Days after Facebook and Twitter added fuel to a revolt in Egypt, the Obama administration plans to announce a new policy on Internet freedom, designed to help people get around barriers in cyberspace while making it harder for autocratic governments to use the same technology to repress dissent.

The State Department’s policy, a year in the making, has been bogged down by fierce debates over which projects it should support, and even more basically, whether to view the Internet primarily as a weapon to topple repressive regimes or as a tool that autocrats can use to root out and crush dissent.

Secretary of State Hillary Rodham Clinton, who will lay out the policy in a speech on Tuesday, acknowledged the Internet’s dual role in an address a year ago, and administration officials said she would touch on that theme again, noting how social networks were used by both protesters and governments in the uprisings in Tunisia, Egypt and other Arab countries.

The State Department plans to finance programs like circumvention services, which enable users to evade Internet firewalls, and training for human rights workers on how to secure their e-mail from surveillance or wipe incriminating data from cellphones if they are detained by the police.

Though the policy has been on the drawing board for months, it has new urgency in light of the turmoil in the Arab world, because it will be part of a larger debate over how the United States weighs its alliances with entrenched leaders against the young people inspired by the events in Tunisia and Egypt.

Administration officials say that the emphasis on a broad array of projects — hotly disputed by some technology experts and human rights activists — reflects their view that technology can be a force that leads to democratic change, but is not a “magic bullet” that brings down repressive regimes.

“People are so enamored of the technology,” said Michael H. Posner, the assistant secretary of state for democracy, human rights and labor. “People have a view that technology will make us free. No, people will make us free.”

Of course in reality Washington is highly selective in backing real transparency, as its continued attack on Wikileaks shows:

The Obama administration is stepping up its drive to promote Internet freedom, hoping that countries like Iran could be swept up by the same kind of Web-driven public demonstrations and political tumult that brought the regime in Egypt to its knees in a matter of weeks.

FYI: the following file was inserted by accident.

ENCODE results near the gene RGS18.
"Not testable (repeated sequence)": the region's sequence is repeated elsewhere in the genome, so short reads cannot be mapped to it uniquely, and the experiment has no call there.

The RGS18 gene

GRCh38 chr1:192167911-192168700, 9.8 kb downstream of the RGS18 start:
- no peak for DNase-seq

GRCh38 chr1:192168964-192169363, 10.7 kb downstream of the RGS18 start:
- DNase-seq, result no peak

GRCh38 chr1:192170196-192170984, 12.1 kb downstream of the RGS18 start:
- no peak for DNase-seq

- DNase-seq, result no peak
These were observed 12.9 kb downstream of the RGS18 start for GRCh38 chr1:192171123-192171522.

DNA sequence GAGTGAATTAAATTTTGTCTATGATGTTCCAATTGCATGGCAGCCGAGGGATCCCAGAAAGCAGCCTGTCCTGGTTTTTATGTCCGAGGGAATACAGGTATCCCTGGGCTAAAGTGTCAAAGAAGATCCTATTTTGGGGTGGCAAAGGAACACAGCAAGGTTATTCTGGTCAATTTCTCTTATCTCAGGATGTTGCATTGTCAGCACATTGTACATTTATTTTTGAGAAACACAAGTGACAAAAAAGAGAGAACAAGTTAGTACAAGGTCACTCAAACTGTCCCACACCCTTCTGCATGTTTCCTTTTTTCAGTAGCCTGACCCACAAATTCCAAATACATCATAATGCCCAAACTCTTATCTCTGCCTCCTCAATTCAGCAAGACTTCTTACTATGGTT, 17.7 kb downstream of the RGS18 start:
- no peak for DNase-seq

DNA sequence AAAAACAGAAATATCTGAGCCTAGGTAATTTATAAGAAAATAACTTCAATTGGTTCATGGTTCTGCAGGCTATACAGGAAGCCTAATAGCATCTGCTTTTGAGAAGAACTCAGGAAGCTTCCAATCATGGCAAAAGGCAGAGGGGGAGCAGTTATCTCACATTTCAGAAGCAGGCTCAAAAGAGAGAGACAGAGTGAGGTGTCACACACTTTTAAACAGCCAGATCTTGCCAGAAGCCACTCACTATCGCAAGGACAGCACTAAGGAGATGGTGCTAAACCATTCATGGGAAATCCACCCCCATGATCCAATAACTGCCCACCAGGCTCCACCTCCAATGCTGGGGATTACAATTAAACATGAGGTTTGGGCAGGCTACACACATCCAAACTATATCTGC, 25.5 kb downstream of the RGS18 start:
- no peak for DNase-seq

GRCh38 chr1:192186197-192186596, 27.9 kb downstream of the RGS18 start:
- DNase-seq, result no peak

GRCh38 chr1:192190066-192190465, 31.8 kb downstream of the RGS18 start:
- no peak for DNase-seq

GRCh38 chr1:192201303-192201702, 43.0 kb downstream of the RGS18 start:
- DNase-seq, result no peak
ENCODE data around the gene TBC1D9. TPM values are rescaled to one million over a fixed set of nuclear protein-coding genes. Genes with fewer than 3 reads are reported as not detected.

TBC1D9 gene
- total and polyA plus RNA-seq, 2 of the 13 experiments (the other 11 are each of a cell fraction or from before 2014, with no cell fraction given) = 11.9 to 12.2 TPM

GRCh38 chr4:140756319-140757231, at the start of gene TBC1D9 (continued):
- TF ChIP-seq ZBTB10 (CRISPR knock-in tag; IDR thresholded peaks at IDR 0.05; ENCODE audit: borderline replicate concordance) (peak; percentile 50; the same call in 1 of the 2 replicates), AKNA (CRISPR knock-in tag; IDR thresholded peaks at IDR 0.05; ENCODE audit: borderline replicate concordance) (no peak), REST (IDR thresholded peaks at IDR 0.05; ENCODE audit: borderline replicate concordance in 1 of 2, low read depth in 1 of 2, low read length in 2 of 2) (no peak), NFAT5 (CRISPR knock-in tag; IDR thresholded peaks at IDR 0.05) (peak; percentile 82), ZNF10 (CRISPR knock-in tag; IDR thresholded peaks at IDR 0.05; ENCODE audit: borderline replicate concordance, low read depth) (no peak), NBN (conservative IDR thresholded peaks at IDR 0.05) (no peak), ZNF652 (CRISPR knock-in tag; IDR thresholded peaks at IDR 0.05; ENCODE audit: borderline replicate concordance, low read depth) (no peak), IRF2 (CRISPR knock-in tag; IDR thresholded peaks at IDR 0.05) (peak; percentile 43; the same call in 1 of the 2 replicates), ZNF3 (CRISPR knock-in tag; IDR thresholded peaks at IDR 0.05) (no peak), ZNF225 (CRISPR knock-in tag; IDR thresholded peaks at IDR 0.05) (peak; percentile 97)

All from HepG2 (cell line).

However, critics say that as the United States calls for unfettered and uncensored access to the Internet around the globe, the Obama administration is stepping on its own message by aggressively pursuing a criminal investigation into the activities of online publisher WikiLeaks and how it obtained hundreds of thousands of classified American government reports.

In an awkward bit of timing, Secretary of State Hillary Clinton is to deliver a major speech on Internet freedom in Washington on Tuesday just hours after Justice Department lawyers are scheduled to be in federal court a few miles away in the first public courtroom showdown over the probe into WikiLeaks and its founder, Julian Assange. Prosecutors are expected to urge a federal magistrate in Alexandria, Va., to uphold a court order requiring Twitter to turn over confidential information about the use of its services by three WikiLeaks supporters.

“This is an outrageous attack by the Obama administration on the privacy and free speech rights of Twitter’s customers – many of them American citizens,” Assange complained in a statement Monday. “More shocking, at this time, is that it amounts to an attack on the right to freedom of association, a freedom that the people of Tunisia and Egypt, for example, spurred on by the information released by Wikileaks, have found so valuable.”

“It’s a typical example of it’s right for thee but not for me,” said Harvard law professor Alan Dershowitz, who recently signed on to advise Assange’s legal team.

“They’re perfectly happy to see all of Iran’s secrets disclosed, but they draw the line at their own. They’re perfectly happy to see open media in every other part of the world, but here they’re trying to close down media that has challenged them. It’s a clear double standard at work, and we’re going to expose that double standard.”

Obama administration officials insist there’s no conflict between promoting Web freedom abroad and enforcing U.S. laws regarding handling of confidential government data, like diplomatic cables and military reports.

“WikiLeaks is not about Internet freedom,” a senior State Department official told POLITICO Monday. “It’s not even an Internet issue. It’s about U.S. government property being stolen which is under investigation by the Justice Department. … The fact that the Internet was used to conduct the crime does not make it about Internet freedom.”

“WikiLeaks is about the unauthorized disclosure of classified information. It is not an exercise in Internet freedom,” State Department spokesman P.J. Crowley said last month in a speech to students at the Washington Center . “It is about the legitimate investigation of a crime. It is about the need to continue to protect sensitive information while enabling the free flow of public information.”